(Date:6/22/2016)... ANGELES , June 22, 2016 /PRNewswire/ ... identity management and verification solutions, has partnered ... edge software solutions for Visitor Management, Self-Service ... provides products that add functional enhancements ... partnership provides corporations and venues with an ...
(Date:6/21/2016)... Columbia , June 21, 2016 ... to the new role of principal product architect ... named the director of customer development. Both will ... chief technical officer. The moves reflect NuData,s strategic ... in response to high customer demand and customer ...
(Date:6/16/2016)... , June 16, 2016 ... is expected to reach USD 1.83 billion by ... View Research, Inc. Technological proliferation and increasing demand ... are expected to drive the market growth. ... The development of advanced multimodal techniques ...
Breaking Biology News(10 mins):
(Date:6/23/2016)... ... June 23, 2016 , ... Mosio, a leader in ... Trials Patient Recruitment and Retention Tips.” Partnering with experienced clinical research professionals, Mosio ... practical tips, tools, and strategies for clinical researchers. , “The landscape of how ...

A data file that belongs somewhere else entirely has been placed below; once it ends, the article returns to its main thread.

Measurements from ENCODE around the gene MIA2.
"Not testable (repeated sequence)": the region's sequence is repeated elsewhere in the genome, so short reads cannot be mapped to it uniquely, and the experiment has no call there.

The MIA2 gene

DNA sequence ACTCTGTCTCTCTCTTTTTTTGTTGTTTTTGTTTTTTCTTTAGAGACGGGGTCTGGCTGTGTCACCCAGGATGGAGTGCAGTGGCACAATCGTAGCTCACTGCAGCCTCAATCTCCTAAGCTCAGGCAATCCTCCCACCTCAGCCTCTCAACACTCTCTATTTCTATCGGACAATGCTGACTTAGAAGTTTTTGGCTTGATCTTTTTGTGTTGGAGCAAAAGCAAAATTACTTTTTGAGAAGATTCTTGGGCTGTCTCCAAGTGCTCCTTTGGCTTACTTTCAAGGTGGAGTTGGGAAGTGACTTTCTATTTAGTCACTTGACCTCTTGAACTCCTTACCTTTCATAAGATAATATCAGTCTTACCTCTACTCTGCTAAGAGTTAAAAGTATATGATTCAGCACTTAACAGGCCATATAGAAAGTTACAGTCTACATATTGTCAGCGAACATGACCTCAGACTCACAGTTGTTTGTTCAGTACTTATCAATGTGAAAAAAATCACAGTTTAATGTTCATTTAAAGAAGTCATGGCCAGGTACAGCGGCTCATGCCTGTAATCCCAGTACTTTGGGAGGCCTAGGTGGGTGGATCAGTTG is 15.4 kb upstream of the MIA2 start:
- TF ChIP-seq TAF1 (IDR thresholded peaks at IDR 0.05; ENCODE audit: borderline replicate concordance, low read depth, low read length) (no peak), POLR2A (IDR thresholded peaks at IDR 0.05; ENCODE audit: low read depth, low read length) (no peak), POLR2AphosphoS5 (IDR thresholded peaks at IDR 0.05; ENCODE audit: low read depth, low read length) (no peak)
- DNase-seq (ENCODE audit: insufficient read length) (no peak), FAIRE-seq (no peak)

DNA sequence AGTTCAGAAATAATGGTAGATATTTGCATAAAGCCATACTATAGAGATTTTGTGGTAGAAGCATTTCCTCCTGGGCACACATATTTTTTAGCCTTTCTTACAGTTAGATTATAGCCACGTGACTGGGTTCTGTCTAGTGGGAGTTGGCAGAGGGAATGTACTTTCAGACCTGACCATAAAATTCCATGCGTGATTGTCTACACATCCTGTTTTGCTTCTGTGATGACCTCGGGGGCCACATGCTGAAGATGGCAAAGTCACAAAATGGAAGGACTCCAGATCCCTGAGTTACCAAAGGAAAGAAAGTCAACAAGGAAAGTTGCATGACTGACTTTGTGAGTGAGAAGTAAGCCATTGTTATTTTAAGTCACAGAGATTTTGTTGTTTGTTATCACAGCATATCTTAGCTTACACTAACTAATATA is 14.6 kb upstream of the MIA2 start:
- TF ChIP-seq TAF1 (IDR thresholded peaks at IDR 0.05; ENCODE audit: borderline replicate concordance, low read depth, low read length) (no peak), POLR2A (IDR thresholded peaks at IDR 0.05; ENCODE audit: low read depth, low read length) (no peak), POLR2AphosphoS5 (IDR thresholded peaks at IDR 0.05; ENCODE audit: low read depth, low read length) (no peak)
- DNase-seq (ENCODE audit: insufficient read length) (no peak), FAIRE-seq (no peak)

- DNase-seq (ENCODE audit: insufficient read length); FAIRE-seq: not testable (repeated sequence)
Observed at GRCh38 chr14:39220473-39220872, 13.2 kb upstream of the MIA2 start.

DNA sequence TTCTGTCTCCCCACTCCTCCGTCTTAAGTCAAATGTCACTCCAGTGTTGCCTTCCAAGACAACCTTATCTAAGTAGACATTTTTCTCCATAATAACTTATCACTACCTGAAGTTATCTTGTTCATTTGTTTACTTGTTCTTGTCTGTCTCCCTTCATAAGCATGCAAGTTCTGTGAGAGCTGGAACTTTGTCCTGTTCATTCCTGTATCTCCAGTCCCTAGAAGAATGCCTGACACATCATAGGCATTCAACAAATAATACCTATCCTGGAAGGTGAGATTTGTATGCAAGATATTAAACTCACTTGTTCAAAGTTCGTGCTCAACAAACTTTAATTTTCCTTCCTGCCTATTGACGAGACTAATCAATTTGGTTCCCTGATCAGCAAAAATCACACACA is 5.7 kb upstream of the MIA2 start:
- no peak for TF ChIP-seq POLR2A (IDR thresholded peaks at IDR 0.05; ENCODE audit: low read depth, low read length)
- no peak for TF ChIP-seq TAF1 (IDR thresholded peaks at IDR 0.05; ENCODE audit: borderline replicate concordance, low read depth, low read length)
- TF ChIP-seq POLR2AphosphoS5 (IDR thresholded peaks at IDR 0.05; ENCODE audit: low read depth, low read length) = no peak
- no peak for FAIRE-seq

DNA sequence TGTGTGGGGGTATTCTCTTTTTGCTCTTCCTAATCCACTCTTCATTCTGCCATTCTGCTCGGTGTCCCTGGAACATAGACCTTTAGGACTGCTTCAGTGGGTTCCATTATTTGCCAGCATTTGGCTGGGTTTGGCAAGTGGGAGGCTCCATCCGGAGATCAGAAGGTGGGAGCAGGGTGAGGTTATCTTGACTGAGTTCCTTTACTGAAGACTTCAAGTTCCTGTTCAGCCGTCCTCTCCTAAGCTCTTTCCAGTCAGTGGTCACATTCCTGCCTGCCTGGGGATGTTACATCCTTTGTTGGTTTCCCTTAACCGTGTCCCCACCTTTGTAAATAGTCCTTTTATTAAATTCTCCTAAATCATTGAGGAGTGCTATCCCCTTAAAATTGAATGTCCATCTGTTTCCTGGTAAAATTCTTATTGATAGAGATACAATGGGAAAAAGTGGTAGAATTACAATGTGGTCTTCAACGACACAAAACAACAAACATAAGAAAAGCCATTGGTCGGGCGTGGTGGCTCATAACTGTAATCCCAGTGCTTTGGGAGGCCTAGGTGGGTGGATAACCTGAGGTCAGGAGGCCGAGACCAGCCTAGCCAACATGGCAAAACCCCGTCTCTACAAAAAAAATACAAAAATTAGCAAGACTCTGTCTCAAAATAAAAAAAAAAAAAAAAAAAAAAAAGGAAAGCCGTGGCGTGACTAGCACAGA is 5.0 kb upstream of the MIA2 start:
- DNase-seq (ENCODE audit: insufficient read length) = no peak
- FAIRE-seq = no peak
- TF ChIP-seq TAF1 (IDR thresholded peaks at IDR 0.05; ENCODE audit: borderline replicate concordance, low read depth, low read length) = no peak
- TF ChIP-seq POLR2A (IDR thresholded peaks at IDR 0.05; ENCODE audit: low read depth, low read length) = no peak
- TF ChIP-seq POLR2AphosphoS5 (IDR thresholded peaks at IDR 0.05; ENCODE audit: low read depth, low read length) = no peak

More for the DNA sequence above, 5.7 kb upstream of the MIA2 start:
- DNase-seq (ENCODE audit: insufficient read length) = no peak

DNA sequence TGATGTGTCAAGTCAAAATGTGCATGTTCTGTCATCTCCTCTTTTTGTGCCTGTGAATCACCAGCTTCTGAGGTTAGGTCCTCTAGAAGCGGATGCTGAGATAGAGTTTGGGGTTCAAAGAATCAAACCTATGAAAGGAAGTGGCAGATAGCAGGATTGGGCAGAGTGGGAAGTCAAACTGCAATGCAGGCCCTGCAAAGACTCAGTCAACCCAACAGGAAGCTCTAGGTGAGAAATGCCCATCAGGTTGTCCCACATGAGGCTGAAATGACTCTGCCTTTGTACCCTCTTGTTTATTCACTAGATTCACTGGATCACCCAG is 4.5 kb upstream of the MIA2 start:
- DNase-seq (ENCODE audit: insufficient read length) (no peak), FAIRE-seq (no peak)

(Date:6/23/2016)... SILVER SPRING, Md. , June 23, 2016 ... evidence collected from the crime scene to track the criminal ... sick, and the U.S. Food and Drug Administration (FDA) uses ... Sound far-fetched? It,s not. ... whole genome sequencing to support investigations of foodborne illnesses. Put ...
(Date:6/23/2016)... NEW YORK , June, 23, 2016  The ... students to envision new ways to harness living systems ... of Modern Art (MoMA) in New York ... more than 130 participating students, showcased projects at MoMA,s ... included Paola Antonelli , MoMA,s senior curator of ...
(Date:6/23/2016)... ... 2016 , ... In a new case report published today in STEM CELLS ... developed lymphedema after being treated for breast cancer benefitted from an injection of stem ... with this debilitating, frequent side effect of cancer treatment. , Lymphedema refers ...
Breaking Biology Technology: